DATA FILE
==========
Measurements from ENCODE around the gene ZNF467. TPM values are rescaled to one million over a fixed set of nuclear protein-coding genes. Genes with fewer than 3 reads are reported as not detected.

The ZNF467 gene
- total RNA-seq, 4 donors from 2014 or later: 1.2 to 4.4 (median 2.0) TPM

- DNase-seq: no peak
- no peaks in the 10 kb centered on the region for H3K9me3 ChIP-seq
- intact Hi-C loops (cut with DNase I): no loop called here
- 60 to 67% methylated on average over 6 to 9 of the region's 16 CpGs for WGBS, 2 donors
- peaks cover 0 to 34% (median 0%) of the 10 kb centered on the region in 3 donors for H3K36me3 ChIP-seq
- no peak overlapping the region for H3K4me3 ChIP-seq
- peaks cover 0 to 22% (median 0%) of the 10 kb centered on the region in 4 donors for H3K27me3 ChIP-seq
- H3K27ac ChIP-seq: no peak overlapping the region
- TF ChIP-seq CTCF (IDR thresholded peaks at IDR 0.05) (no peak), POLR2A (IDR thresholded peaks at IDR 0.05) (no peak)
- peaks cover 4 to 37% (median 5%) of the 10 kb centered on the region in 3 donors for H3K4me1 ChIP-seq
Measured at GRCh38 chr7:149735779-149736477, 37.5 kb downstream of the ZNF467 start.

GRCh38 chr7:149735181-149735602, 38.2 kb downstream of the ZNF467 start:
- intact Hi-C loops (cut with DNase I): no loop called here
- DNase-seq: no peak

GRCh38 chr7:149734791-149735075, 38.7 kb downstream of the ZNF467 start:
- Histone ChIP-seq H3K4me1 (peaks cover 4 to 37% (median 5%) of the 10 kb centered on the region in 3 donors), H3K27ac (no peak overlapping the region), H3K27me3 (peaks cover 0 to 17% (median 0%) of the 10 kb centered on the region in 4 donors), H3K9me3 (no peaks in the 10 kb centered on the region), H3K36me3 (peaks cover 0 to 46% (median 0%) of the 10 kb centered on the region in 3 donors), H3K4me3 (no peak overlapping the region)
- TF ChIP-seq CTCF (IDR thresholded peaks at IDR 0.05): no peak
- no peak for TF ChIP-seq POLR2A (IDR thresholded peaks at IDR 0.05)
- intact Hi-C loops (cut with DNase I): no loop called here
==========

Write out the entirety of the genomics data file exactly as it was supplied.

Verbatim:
Measurements from ENCODE around the gene ZNF467. TPM values are rescaled to one million over a fixed set of nuclear protein-coding genes. Genes with fewer than 3 reads are reported as not detected.

The ZNF467 gene
- total RNA-seq, 4 donors from 2014 or later: 1.2 to 4.4 (median 2.0) TPM

- DNase-seq: no peak
- no peaks in the 10 kb centered on the region for H3K9me3 ChIP-seq
- intact Hi-C loops (cut with DNase I): no loop called here
- 60 to 67% methylated on average over 6 to 9 of the region's 16 CpGs for WGBS, 2 donors
- peaks cover 0 to 34% (median 0%) of the 10 kb centered on the region in 3 donors for H3K36me3 ChIP-seq
- no peak overlapping the region for H3K4me3 ChIP-seq
- peaks cover 0 to 22% (median 0%) of the 10 kb centered on the region in 4 donors for H3K27me3 ChIP-seq
- H3K27ac ChIP-seq: no peak overlapping the region
- TF ChIP-seq CTCF (IDR thresholded peaks at IDR 0.05) (no peak), POLR2A (IDR thresholded peaks at IDR 0.05) (no peak)
- peaks cover 4 to 37% (median 5%) of the 10 kb centered on the region in 3 donors for H3K4me1 ChIP-seq
Measured at GRCh38 chr7:149735779-149736477, 37.5 kb downstream of the ZNF467 start.

GRCh38 chr7:149735181-149735602, 38.2 kb downstream of the ZNF467 start:
- intact Hi-C loops (cut with DNase I): no loop called here
- DNase-seq: no peak

GRCh38 chr7:149734791-149735075, 38.7 kb downstream of the ZNF467 start:
- Histone ChIP-seq H3K4me1 (peaks cover 4 to 37% (median 5%) of the 10 kb centered on the region in 3 donors), H3K27ac (no peak overlapping the region), H3K27me3 (peaks cover 0 to 17% (median 0%) of the 10 kb centered on the region in 4 donors), H3K9me3 (no peaks in the 10 kb centered on the region), H3K36me3 (peaks cover 0 to 46% (median 0%) of the 10 kb centered on the region in 3 donors), H3K4me3 (no peak overlapping the region)
- TF ChIP-seq CTCF (IDR thresholded peaks at IDR 0.05): no peak
- no peak for TF ChIP-seq POLR2A (IDR thresholded peaks at IDR 0.05)
- intact Hi-C loops (cut with DNase I): no loop called here